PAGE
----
Studies have shown that doing rollouts and planks work your upper and lower abdominals about 25 per cent more than a crunch or sit-up.  They are much more effective in creating functional core strength that is in turn going to prevent back injuries in the future and enable you to perform everyday activities or sport better.  In a plank you are getting an entire core workout including glutes, upper/lower back, shoulder girdle, chest and all abdominal muscles.

There are many ways to do a plank and once you can hold if for 60 to 90 seconds move on to a more challenging version.

So to break it down simply –

  • watch your diet,
  • do cardio workouts (running, walking, rowing, aerobic classes) to raise the heart rate, burn calories and lower body fat mixed in with some resistance training to increase overall muscular strength, tone and increase metabolic rate.
  •  This is what will set you on the path to a healthy, strong body and of course great looking abs.

If you are looking for a functional program to challenge your core then try

Lesmills CXWORX!! 

This is a short, sharp 30 minute non-stop core training session that combines the best of personal training with the energy of a group fitness class.  Just bring your strength and determination!!

Brighton Fitness Centre

SH’BAM is coming to Brighton Fitness

“The class where you come as you are and leave as a STAR!”

What is SH’BAM?

Featuring simple but seriously hot dance moves, SH’BAM™ is the perfect way to shape up and let out your inner star – even if dance isn’t your natural thing. Set to the soundtrack of chart-topping popular hits, dance music heard in the world’s hottest nightclubs, familiar classics remixed and modernized Latin beats, SH’BAM™ is the ultimate fun and sociable way to exercise.

What is a typical class?

A typical SH’BAM™ class is 45 minutes long with twelve different tracks. Each track features unique choreography and is essentially its own stand-alone dance routine.

The class will kick off with your instructor taking you through a basic warm up where you get everything from your shoulders, to your chest, to your hips and even your fingertips moving.

What follows is 35 minutes of uncomplicated but super fun dance combinations – not only will you have plenty of opportunity to master the simple moves, the combination of high intensity and recovery tracks means you get a really great workout!

You’ll be loving it so much that time will fly by, and before you know it you’ll be bringing your heart rate down with some sassy stretching.

Click on the link to view a sample of SH’BAM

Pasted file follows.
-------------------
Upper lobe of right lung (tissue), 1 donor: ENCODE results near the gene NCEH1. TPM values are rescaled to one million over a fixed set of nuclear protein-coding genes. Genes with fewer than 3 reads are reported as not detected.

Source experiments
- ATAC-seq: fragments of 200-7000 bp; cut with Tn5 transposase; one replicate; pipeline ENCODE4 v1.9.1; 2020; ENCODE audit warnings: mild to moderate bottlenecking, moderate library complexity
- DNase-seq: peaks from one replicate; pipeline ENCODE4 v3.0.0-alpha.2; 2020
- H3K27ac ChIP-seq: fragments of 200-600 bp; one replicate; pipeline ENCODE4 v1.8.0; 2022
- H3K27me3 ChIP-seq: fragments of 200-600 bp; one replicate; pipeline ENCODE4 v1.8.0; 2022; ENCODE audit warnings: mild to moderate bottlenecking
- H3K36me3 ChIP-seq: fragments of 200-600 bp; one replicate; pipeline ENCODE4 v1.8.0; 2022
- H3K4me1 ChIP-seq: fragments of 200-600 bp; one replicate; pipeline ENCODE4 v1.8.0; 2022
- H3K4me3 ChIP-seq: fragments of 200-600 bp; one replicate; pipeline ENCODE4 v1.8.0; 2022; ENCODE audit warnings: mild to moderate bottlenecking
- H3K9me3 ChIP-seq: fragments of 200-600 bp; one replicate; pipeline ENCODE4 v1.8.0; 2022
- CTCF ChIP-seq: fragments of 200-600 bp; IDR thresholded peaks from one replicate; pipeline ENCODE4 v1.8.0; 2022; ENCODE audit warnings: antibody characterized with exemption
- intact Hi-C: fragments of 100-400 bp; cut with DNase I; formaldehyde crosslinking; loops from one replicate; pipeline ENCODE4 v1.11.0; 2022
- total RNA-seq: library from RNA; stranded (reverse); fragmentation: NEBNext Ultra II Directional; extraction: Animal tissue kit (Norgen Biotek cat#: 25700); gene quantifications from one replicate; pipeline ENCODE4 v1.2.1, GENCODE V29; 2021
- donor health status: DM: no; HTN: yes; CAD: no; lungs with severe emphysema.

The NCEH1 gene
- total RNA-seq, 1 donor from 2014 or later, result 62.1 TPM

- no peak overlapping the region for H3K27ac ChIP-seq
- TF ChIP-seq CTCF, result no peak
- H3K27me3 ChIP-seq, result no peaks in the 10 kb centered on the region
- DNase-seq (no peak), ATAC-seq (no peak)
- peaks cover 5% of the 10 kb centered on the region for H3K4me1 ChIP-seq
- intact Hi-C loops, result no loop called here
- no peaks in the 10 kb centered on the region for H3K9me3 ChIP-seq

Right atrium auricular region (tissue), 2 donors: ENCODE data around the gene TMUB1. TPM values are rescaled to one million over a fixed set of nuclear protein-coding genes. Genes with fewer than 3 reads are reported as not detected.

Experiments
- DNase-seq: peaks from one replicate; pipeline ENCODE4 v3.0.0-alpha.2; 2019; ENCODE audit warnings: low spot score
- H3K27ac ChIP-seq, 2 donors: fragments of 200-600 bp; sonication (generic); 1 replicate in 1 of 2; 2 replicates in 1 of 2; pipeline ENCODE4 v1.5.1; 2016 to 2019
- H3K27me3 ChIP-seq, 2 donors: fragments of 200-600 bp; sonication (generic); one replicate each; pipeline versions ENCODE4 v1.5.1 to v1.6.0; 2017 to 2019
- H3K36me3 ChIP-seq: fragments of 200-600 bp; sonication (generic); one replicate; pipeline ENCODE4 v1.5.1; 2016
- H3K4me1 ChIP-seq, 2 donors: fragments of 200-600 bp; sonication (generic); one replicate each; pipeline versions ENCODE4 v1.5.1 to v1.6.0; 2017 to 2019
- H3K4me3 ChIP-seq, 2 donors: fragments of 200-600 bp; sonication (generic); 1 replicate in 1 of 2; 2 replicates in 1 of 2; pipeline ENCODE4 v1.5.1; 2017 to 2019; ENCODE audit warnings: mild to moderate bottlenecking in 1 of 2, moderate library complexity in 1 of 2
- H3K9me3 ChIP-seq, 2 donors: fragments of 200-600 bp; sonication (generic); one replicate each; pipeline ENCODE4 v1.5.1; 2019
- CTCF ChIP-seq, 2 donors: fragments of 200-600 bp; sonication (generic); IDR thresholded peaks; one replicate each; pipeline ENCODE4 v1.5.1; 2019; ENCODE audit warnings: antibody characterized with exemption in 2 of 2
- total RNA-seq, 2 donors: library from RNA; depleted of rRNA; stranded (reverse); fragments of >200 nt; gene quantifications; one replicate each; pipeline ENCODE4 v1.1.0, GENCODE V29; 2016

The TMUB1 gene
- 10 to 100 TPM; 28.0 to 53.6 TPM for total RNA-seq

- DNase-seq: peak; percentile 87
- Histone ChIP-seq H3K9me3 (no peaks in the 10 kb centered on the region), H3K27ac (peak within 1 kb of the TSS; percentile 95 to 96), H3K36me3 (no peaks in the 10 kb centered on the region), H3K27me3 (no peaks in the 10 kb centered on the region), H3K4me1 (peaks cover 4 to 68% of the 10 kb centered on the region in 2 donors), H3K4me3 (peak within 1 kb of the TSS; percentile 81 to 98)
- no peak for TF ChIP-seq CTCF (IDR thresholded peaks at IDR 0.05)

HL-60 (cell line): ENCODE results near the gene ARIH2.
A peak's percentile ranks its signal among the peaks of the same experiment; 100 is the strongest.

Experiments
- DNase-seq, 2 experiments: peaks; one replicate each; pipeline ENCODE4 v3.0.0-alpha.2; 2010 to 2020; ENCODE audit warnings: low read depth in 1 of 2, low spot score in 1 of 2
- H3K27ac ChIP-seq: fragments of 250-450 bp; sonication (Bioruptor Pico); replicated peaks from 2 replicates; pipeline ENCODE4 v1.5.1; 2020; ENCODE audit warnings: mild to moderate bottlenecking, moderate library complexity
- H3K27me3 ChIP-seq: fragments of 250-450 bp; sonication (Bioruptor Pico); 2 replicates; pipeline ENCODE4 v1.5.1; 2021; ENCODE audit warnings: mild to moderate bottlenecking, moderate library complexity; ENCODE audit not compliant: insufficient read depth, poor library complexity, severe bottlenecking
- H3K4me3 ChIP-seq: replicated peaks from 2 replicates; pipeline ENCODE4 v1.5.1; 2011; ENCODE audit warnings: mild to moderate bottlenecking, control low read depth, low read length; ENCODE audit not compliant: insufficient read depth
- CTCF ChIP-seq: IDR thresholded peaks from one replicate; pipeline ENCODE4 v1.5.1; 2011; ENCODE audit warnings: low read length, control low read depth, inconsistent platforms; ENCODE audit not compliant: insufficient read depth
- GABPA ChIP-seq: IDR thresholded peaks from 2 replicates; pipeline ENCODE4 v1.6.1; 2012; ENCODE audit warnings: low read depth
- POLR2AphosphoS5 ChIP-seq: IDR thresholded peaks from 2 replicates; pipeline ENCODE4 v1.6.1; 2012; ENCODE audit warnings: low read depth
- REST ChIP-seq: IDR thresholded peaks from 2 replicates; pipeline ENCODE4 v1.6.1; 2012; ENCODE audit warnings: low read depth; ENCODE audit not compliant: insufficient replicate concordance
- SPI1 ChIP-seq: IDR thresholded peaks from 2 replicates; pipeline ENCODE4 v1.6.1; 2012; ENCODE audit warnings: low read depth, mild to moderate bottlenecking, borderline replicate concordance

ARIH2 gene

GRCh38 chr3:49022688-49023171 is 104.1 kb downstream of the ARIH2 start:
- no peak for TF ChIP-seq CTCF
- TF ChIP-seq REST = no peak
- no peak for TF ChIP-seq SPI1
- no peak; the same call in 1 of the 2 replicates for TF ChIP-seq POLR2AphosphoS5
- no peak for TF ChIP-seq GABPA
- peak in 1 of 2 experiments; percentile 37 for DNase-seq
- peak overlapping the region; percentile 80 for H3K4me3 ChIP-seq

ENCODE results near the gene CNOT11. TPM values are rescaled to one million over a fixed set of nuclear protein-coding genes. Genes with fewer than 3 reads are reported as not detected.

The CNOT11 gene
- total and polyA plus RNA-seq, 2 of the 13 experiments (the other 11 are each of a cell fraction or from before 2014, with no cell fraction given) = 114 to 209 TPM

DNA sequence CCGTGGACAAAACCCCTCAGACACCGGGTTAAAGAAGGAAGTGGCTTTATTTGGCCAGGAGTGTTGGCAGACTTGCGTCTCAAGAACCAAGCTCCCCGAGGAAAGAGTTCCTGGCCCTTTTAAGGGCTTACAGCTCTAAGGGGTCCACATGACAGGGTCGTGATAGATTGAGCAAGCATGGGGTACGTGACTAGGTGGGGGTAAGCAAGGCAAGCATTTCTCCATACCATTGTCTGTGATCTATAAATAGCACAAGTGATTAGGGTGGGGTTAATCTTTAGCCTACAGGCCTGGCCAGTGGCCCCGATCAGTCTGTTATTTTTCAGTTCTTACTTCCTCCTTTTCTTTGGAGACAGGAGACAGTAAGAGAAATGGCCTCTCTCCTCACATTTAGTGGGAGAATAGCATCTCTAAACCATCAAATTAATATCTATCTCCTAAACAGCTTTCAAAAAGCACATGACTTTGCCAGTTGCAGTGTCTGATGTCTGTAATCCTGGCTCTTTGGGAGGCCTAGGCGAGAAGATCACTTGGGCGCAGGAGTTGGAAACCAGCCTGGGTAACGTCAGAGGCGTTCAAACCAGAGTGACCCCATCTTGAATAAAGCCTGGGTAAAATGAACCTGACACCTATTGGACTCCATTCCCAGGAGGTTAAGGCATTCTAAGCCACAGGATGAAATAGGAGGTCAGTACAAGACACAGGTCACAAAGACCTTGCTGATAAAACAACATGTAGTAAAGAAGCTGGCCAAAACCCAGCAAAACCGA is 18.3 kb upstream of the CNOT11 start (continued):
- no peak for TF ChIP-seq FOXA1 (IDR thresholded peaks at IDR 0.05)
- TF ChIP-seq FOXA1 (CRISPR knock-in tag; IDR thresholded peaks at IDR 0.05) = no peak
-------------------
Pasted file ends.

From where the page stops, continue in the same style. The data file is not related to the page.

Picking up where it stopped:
Boot Camp – What can you expect?

Boot Camp will run as a 4 week program of 2 sessions per week on Monday and Friday and is designed to improve your level of fitness.

You will be an integral part of the Brighton Boot Camp team, encouraged to work together and motivate each other with exercises to challenge your aerobic capacity, improve your strength, power and endurance.

Your leaders will be Commando’s Mandy and Aidhan, who will ensure you work above your expectations in the one hour session.

Boot Camp will be at Angus Neill Reserve, Seacliff, starting 6am sharp!! (penalties apply if late)

Boot Camp is guaranteed to motivate you to achieve your best!

Take the challenge as you will be challenged!!!



COST:                                         MEMBERS                    $100

NON-MEMBERS           $140

CASUAL SESSIONS:             MEMBERS                    $15.00


See reception staff for bookings.  Payment will need to be made by Monday 27th February or your place may be offered to someone else.

 Brighton Fitness

Pretty in Pink

Girls Night in!!!

Friday October 28th

Fundraiser for Breast Cancer




 Brighton Fitness Centre


 Yoga & Body Balance Workshop

with Jackie and Dee

Sunday 2nd Octoer 

11 am till 12:30 pm

A 90 minute interactive workshop focusing on the common poses performed in your Yoga practice and in Body Balance

Learn postural awareness and fine-tune your technique to increase your strength and flexibility in the poses.

We are running this workshop to raise money for Juvenile Diabetes Research Foundation and will gratefully accept any donation to this worthy cause.

Thankyou in advance

for further information please call 8358 3001

Adelaide Fitness Centre – Brighton Fitness

Rss Feed Tweeter button Facebook button